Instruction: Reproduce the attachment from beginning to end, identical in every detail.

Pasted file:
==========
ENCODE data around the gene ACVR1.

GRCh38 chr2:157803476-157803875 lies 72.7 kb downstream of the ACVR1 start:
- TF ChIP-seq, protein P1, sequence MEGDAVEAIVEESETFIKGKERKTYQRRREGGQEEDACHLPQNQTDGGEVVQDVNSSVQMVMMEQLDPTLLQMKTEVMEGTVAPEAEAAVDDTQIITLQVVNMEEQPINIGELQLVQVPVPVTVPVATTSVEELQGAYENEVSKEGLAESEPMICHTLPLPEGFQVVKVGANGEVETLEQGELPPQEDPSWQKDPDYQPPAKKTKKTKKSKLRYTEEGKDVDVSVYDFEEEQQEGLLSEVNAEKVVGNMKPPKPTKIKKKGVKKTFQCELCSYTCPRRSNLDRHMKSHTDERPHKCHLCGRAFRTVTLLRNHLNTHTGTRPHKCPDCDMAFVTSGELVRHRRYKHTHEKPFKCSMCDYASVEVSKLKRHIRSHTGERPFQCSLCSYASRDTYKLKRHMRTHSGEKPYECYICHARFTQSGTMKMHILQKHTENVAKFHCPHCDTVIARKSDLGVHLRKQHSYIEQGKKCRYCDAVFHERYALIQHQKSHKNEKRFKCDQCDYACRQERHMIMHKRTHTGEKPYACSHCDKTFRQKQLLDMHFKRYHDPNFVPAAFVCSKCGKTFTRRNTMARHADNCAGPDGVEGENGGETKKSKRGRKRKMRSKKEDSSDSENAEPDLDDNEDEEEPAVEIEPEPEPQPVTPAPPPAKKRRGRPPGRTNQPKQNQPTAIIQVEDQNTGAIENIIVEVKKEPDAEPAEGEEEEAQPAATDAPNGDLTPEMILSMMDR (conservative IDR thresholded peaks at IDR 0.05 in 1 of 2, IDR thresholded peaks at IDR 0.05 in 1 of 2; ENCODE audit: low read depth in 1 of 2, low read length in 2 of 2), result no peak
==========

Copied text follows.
ENCODE data around the gene ACVR1.

GRCh38 chr2:157803476-157803875 lies 72.7 kb downstream of the ACVR1 start:
- TF ChIP-seq, protein P1, sequence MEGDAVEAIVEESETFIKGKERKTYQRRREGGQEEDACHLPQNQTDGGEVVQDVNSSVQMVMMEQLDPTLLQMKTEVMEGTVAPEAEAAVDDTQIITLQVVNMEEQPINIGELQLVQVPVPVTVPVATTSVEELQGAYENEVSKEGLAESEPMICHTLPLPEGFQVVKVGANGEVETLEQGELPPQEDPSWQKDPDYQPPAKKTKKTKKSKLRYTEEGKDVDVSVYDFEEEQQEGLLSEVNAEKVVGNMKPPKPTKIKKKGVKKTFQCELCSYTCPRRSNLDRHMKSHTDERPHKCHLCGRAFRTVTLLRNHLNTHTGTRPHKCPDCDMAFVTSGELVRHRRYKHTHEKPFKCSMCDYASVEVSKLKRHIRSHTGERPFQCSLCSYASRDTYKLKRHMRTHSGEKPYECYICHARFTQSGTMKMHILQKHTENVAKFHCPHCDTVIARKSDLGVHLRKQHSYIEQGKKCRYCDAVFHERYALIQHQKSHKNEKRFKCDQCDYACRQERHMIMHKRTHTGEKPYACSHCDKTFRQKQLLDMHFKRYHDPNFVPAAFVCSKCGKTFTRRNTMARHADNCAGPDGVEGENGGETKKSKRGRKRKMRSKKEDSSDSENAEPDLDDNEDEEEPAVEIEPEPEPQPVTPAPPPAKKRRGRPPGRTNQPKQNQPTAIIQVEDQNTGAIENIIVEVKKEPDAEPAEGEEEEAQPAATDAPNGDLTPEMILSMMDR (conservative IDR thresholded peaks at IDR 0.05 in 1 of 2, IDR thresholded peaks at IDR 0.05 in 1 of 2; ENCODE audit: low read depth in 1 of 2, low read length in 2 of 2), result no peak